Wiscasset’s April 17 “no” vote showed that voters feared the town would become mired in an expensive lawsuit against the Maine Department of Transportation, forcing their taxes up. It was not a vote in favor of MDOT’s Option 2, however. In fact, in June 2017, Wiscasset voters, in a binding referendum, rejected changes MDOT unilaterally made to Option 2 after a non-binding vote in June 2016.

Option 2’s problems haven’t gone away. First, Wiscasset’s code enforcement officer notified MDOT on Nov. 17, 2017, that it must comply with the town’s historic preservation ordinance by submitting an application for a “certificate of appropriateness” before making changes in the historic district. So far, MDOT hasn’t done this.

Second, Option 2 will do little to relieve summer traffic congestion. MDOT says it will improve traffic through-put by only 4 percent for just a few years and reduce wait times by about 15 seconds. A MDOT engineer warned publicly that traffic will still back up at peak times.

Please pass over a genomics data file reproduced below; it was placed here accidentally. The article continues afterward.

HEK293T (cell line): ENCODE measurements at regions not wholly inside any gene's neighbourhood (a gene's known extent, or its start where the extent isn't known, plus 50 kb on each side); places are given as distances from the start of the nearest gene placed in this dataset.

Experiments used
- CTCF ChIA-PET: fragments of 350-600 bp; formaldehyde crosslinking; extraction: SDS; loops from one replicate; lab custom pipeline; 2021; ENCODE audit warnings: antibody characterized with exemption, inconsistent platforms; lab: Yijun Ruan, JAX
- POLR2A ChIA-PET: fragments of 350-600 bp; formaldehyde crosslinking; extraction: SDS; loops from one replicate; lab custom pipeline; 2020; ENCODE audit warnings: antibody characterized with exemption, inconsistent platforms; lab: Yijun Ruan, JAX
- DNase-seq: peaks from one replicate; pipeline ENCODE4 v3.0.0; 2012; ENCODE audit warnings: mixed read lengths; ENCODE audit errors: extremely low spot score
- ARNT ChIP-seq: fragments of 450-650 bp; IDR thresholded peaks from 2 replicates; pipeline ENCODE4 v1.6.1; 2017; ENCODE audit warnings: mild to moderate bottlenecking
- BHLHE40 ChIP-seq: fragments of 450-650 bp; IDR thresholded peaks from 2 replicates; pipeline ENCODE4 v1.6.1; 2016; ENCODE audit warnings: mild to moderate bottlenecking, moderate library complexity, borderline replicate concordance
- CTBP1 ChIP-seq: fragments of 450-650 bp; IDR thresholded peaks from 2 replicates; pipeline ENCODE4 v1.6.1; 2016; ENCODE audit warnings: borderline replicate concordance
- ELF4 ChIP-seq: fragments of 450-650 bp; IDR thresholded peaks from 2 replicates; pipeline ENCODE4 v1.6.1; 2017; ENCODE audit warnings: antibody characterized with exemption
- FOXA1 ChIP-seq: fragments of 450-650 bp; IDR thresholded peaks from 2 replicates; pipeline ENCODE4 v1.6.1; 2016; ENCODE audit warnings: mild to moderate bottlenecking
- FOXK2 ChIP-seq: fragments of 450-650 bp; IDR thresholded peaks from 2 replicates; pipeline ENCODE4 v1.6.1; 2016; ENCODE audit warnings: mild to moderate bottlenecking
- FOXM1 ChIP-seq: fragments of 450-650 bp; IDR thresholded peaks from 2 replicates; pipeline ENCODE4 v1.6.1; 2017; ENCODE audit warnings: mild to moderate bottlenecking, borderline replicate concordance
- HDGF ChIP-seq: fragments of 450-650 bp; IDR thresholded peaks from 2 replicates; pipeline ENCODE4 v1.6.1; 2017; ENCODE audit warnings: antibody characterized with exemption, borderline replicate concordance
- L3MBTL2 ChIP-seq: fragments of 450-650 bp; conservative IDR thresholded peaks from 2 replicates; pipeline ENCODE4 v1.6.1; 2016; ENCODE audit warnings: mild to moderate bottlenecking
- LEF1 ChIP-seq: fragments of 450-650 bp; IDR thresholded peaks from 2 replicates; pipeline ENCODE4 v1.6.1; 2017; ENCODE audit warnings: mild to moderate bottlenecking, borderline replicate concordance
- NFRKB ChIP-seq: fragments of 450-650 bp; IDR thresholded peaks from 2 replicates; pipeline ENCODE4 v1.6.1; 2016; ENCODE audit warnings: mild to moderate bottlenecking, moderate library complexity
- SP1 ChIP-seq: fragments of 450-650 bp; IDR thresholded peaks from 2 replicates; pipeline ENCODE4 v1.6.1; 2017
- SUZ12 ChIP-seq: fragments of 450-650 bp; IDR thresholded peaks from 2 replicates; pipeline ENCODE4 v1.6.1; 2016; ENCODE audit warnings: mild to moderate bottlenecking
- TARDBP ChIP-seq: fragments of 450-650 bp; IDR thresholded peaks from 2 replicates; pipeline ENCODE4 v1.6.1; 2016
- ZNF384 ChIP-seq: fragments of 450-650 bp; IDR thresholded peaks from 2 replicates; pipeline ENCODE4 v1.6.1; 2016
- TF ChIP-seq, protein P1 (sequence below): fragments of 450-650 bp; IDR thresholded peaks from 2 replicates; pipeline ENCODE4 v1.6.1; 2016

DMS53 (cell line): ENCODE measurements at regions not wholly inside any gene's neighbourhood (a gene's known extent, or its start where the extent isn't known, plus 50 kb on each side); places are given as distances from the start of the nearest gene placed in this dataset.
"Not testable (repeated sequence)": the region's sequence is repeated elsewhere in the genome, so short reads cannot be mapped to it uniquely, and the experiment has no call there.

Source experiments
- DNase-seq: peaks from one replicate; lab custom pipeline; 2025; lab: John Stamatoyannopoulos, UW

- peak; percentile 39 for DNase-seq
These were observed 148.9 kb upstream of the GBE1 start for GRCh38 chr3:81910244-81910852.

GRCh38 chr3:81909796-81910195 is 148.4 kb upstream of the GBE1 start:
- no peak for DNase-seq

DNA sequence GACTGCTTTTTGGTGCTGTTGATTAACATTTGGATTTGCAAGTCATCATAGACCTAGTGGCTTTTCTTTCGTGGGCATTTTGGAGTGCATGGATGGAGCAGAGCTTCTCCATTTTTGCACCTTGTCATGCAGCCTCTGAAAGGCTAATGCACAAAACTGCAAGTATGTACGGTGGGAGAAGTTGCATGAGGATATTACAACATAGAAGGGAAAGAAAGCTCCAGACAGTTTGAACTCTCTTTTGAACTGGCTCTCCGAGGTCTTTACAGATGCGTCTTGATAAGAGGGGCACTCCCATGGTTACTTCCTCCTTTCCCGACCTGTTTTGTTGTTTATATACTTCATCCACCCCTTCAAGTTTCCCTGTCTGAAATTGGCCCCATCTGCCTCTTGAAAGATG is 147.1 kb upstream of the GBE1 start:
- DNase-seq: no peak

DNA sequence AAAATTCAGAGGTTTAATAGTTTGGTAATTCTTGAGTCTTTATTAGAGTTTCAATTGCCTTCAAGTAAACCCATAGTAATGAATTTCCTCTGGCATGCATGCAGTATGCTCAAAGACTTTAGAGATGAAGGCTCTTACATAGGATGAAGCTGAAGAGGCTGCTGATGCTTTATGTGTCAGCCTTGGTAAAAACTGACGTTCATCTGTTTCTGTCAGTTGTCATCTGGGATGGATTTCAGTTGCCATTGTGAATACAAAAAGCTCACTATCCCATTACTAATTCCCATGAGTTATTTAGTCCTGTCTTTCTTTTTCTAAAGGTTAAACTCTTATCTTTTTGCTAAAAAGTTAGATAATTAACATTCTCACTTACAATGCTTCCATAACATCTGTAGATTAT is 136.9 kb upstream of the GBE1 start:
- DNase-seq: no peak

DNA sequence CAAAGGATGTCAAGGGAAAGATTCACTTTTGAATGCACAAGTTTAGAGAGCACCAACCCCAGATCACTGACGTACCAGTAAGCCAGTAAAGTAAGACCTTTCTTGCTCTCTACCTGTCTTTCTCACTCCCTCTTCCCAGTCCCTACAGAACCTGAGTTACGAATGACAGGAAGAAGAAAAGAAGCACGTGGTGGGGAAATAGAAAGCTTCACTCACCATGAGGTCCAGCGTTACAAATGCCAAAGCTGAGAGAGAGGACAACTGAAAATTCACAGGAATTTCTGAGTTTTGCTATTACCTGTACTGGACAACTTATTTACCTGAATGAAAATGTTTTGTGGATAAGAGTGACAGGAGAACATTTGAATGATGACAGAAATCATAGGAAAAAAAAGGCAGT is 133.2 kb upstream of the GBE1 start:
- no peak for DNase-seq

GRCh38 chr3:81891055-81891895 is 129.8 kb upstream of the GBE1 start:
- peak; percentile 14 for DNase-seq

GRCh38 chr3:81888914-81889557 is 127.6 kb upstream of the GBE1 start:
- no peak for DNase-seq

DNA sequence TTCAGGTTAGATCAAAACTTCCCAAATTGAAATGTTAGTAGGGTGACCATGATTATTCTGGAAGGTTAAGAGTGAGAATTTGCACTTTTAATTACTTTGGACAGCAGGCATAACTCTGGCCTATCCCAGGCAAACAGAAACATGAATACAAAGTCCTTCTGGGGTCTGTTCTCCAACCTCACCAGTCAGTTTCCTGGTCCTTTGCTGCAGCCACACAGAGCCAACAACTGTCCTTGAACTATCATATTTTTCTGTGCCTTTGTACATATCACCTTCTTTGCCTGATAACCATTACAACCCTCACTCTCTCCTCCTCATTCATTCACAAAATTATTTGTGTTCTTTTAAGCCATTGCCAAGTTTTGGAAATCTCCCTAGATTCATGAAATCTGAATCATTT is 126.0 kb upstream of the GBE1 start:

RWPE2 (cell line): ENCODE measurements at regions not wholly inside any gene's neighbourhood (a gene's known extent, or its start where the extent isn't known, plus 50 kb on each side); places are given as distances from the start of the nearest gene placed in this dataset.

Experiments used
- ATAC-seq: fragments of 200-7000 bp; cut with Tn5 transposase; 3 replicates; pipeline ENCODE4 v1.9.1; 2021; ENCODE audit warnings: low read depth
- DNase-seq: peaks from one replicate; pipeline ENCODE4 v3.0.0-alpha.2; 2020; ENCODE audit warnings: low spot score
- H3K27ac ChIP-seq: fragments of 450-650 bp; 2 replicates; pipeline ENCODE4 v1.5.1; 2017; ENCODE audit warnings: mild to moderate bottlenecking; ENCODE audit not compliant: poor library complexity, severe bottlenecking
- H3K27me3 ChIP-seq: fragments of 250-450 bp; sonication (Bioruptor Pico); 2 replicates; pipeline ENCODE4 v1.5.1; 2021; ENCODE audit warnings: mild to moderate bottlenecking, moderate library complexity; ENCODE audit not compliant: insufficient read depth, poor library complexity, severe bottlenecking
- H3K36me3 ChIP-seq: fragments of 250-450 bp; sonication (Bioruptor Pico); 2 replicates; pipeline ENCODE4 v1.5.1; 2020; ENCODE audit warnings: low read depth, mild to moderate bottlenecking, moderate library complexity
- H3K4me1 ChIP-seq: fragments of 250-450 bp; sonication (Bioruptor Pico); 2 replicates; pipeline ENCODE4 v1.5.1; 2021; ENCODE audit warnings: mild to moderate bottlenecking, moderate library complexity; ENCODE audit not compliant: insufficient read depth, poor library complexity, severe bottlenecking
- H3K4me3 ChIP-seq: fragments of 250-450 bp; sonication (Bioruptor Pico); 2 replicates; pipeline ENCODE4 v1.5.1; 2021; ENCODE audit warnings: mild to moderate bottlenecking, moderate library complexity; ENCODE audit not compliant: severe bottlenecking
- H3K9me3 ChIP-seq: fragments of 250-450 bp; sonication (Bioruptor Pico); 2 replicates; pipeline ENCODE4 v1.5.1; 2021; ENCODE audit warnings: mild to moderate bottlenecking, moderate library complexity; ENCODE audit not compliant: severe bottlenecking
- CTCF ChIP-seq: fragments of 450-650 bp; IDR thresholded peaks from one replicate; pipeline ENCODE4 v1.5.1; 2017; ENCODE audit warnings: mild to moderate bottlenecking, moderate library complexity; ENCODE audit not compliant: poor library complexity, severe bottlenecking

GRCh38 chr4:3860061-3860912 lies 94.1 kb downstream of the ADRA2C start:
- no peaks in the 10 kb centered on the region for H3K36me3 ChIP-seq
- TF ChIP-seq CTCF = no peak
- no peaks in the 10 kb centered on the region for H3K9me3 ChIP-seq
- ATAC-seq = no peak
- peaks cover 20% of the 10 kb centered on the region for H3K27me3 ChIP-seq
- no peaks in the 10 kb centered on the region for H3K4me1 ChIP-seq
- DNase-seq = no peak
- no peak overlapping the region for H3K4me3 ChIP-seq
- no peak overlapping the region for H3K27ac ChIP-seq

According to MDOT’s latest cost estimates, Option 2’s price tag has exploded to over $6.8 million, not including the costs of unnecessary demolition of the Haggett building.

Third, an independent engineer offered imaginative solutions and credible challenges to MDOT’s engineering studies, but neither MDOT nor Wiscasset’s town manager has proved willing to consider these in an open forum.
Fourth, Option 2 still puts our small businesses in jeopardy by removing storefront parking.

Wiscasset’s lawsuit raised awareness that traffic management techniques could help MDOT meet the requirements of the 1991 Maine Sensible Transportation Policy Act, which mandates attention to community input, comprehensive plans and ordinances, and alternatives to costly construction. For example, through smart technologies, a sophisticated system of live-time alerts could help keep traffic moving.

The fight to defend Wiscasset against MDOT’s ill-conceived Option 2 and refusal to abide by town and state law is far from over. Maine citizens are watching to see if MDOT will continue to threaten historic towns and small businesses and ignore the law.

Seaver Leslie